“I’m not weak – partly because decency, compassion, and common sense mean nothing to me.  But then, that’s what G.A.F. and other organizations are really all about: adhering to their own realities and to hell with humanity.  And it’ll stay that way, as long as I exist.”

“I’m – not --!”

“I’m here to stay – so shape up and resume obeying my will, Stark.  And if you don’t – you won’t be the only one who suffers.  And you wouldn’t like what happens when you disobey me more than once.”

“Leave me alone.”

“I will – but not before I say this: you’ve long made your pact with me – and you’ll never break it.  And besides, if you told the world the real truth about Jesse McPherson’s actions – would they believe you?  But then, the real and unvarnished truth never truly mattered to a glory-seeker like you.  Good night, Stark – and pleasant dreams.”  Then, the mysterious voice briefly laughed mockingly and loudly – which “Billy” Stark could only hear – before vanishing like a haunting specter.  Or worse still, a servant of the Devil.

As for Stark – the image that he maintained as G.A.F. leader – strong, dynamic, and uncompromising – was already falling apart, and not just because of what happened at the Cobo Convention Center earlier today.  And if Jesse McPherson’s actions and the consequences which have resulted from them weren’t enough to haunt Stark – there was also a certain adage which had been true then, and remains so today.  Stark, like others with good intentions, was already in a hell of his making, facing the kind of demons – inner and otherwise – who were proving to be too much for him to handle.  And when they did succeed – the tormented ended up in the abyss, without help and hope.

Epilogue: By the next morning, William “Billy” Stark totally vanished from public view – and was never seen again.  Stark’s disappearance – including the reasons behind it – would remain a mystery (as well as helping to bring forth conspiracy theories and urban myths which were more incredible and mind-boggling than those inspired by actual events in history), even to those who eventually succeeded him as president of Guns for America Forever.  Whether or not Stark’s successors would become wiser following both the incident at the G.A.F. national convention in Detroit and Stark’s subsequent disappearance – no one could truly say, not even them.

As for Jesse McPherson, he did recover from his beating and eventually stood trial for his crimes, as well as pleading guilty – perhaps realizing his actions were, in the end, totally pointless.  In the end, McPherson was sentenced to life in prison without parole – which caused some throughout the country to protest that he should have received the death penalty.  But even if McPherson was sentenced to death – it wouldn’t have brought back his murder victims from the grave and beyond.  Death had long been an essential – and painful -- part of the human condition, a fact that the families and friends of those who’ve died, both then and now, could attest to.  And to claim that such tragedies never happened at all was not only wrong – but also meaningless.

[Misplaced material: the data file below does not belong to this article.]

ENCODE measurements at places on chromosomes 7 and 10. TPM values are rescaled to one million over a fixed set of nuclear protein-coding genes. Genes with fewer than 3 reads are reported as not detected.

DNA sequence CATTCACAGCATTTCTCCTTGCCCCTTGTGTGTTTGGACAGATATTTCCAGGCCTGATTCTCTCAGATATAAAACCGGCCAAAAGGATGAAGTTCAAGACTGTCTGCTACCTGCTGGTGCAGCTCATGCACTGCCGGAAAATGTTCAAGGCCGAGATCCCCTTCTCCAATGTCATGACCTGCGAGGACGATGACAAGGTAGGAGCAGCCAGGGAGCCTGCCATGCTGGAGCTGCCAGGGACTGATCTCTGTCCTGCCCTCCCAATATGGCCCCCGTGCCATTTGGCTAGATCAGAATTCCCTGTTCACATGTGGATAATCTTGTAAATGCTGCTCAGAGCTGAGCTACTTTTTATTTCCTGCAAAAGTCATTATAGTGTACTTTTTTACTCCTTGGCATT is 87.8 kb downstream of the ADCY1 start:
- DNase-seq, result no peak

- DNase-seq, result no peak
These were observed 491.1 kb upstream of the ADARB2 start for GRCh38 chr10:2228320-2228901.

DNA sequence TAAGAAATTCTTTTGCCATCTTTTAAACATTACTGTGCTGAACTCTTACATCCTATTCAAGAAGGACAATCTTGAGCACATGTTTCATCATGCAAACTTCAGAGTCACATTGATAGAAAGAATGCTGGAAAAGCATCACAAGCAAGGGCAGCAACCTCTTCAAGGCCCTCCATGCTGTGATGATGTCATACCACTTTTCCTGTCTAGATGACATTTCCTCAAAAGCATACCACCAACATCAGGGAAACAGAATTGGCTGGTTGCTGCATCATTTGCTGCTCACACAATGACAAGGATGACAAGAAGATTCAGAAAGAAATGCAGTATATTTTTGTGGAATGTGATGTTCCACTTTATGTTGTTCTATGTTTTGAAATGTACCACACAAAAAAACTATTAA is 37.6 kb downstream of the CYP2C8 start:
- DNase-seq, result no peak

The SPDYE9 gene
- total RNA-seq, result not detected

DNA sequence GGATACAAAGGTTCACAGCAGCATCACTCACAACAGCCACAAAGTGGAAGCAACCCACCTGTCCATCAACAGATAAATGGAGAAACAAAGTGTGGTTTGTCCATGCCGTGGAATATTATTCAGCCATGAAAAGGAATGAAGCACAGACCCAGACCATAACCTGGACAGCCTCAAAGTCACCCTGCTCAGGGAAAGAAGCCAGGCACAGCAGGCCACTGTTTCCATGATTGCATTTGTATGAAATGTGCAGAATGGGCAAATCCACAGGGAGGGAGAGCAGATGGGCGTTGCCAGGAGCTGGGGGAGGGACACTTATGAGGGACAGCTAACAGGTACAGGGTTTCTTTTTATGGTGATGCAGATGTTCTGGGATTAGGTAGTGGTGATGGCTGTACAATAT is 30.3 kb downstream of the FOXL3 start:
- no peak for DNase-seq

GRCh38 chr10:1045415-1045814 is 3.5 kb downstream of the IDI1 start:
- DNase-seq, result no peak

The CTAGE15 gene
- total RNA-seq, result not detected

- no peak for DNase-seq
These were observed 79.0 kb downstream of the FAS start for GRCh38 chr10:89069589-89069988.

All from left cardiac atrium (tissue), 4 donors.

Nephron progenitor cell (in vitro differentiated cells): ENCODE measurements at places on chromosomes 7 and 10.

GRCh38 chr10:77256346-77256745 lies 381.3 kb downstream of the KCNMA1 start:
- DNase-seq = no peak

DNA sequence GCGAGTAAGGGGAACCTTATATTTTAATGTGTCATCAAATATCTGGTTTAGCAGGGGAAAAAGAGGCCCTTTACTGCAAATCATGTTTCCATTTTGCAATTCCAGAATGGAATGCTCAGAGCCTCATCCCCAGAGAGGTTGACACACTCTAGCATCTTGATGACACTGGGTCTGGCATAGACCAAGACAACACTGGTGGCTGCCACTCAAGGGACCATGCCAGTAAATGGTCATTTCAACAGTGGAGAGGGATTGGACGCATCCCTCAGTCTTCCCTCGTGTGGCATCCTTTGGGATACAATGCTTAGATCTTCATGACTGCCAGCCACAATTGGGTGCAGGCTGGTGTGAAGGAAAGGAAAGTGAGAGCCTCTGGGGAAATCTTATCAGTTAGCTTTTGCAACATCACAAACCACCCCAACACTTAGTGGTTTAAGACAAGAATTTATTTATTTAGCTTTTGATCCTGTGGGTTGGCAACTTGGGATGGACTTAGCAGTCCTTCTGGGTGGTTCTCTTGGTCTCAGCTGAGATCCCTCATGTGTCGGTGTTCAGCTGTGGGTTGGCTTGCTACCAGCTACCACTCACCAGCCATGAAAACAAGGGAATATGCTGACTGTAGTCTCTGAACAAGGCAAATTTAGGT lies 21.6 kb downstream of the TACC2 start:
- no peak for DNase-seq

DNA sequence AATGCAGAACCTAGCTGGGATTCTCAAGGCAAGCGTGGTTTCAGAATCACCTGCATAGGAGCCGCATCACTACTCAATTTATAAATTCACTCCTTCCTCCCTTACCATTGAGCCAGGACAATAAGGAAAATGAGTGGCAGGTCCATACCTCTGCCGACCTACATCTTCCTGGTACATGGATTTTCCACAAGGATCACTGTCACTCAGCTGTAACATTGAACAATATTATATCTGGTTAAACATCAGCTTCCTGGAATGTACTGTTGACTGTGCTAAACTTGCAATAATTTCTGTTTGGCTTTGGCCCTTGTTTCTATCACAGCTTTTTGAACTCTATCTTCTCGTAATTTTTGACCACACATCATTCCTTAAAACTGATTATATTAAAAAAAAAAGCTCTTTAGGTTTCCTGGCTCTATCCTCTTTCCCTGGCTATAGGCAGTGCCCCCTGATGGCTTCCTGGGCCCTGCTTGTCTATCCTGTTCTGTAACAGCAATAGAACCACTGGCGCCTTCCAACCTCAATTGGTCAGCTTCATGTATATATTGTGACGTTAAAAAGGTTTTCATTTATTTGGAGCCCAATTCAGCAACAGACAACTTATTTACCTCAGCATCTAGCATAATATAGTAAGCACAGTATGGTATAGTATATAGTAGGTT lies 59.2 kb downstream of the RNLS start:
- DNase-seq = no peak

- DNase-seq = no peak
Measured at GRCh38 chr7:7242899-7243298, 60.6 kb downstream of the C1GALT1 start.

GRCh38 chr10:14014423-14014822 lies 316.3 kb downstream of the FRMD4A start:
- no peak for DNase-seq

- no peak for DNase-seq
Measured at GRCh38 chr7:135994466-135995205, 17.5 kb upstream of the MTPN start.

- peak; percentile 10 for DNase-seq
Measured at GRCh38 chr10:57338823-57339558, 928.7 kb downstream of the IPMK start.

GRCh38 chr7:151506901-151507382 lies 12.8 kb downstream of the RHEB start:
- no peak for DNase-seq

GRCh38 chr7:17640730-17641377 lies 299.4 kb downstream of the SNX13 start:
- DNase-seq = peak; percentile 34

As for the mysterious voice who manipulated more than just Stark and McPherson – he still existed to corrupt and control those who thought they were strong, but proved to be just as fallible and vulnerable as Stark and McPherson and those before them, if only because their personal demons were not only more powerful, but also difficult and impossible to get rid of.  And yet, the mysterious voice wasn’t perfect – if only because there were those who represented humanity who faced tragedy and disappointment countless times, yet overcame them, becoming stronger, wiser, and better human beings.  No matter what problems the world continues to face – including the violence that can’t and shouldn’t be ignored – decency, compassion, and wisdom were and will always be some of its greatest weapons to deal with both the unexpected and the unthinkable.  And far more powerful than even an automatic weapon.



© Copyright 2020 John Lavernoich. All rights reserved.